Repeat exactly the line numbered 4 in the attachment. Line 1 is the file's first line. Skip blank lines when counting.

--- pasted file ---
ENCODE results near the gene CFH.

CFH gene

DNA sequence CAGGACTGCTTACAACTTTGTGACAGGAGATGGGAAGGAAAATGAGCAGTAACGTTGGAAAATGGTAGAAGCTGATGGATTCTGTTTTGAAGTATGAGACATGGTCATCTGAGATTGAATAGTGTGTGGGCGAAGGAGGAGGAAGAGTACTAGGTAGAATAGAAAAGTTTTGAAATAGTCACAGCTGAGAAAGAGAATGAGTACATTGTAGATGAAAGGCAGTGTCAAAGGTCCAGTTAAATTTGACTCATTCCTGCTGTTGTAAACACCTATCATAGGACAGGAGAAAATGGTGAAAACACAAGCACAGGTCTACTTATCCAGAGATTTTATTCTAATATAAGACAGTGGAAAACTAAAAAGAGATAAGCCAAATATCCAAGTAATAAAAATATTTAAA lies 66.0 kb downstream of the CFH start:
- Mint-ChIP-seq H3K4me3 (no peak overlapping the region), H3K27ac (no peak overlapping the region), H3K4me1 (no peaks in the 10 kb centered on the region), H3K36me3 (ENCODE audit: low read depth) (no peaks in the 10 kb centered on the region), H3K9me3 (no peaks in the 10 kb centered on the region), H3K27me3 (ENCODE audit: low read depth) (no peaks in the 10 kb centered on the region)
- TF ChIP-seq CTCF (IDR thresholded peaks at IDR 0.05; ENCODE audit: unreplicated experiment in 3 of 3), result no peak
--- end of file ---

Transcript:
- Mint-ChIP-seq H3K4me3 (no peak overlapping the region), H3K27ac (no peak overlapping the region), H3K4me1 (no peaks in the 10 kb centered on the region), H3K36me3 (ENCODE audit: low read depth) (no peaks in the 10 kb centered on the region), H3K9me3 (no peaks in the 10 kb centered on the region), H3K27me3 (ENCODE audit: low read depth) (no peaks in the 10 kb centered on the region)